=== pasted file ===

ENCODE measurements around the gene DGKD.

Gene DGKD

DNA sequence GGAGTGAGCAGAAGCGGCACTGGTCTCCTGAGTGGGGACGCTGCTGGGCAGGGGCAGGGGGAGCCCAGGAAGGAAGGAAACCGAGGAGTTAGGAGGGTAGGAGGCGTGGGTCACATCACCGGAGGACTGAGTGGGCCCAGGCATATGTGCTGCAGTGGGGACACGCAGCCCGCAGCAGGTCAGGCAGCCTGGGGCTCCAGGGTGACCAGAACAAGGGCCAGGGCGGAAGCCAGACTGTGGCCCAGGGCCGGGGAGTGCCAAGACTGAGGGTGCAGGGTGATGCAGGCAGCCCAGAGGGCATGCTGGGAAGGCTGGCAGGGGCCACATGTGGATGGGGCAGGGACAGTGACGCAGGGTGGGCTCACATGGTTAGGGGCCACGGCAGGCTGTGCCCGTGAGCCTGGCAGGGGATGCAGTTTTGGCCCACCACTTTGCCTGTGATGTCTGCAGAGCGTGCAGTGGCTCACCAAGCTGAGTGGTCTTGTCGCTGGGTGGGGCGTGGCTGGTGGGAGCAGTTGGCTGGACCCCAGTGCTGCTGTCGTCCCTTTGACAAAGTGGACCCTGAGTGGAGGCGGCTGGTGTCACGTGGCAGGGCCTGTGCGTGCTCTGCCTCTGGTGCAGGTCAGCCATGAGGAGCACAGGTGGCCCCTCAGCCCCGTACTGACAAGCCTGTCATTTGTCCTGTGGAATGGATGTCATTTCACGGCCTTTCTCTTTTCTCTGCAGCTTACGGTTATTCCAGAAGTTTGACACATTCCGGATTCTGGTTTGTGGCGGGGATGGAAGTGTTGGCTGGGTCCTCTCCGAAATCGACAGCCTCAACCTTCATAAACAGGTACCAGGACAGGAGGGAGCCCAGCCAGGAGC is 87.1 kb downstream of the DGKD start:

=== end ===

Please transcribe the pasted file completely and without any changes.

ENCODE measurements around the gene DGKD.

Gene DGKD

DNA sequence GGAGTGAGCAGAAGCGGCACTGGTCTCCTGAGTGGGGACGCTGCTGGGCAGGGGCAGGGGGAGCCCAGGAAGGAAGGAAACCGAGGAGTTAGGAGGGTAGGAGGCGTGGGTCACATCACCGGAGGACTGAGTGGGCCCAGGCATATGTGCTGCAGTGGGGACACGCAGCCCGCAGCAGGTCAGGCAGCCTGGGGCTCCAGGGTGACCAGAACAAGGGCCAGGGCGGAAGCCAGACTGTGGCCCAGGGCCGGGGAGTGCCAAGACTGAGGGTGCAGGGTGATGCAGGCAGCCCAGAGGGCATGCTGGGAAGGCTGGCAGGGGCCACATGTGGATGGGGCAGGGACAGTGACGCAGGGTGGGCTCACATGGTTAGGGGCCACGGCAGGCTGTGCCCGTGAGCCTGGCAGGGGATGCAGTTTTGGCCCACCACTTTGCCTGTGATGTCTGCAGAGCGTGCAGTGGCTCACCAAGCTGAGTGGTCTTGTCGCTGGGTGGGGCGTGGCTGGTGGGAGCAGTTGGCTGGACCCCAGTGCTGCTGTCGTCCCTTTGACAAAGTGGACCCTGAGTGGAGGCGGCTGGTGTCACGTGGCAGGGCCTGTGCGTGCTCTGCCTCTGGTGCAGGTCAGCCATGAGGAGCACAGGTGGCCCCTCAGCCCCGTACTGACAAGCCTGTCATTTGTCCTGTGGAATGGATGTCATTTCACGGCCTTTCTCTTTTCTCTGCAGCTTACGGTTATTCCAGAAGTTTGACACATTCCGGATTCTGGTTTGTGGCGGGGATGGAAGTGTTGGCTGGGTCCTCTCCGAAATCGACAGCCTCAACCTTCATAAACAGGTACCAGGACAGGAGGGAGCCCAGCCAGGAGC is 87.1 kb downstream of the DGKD start: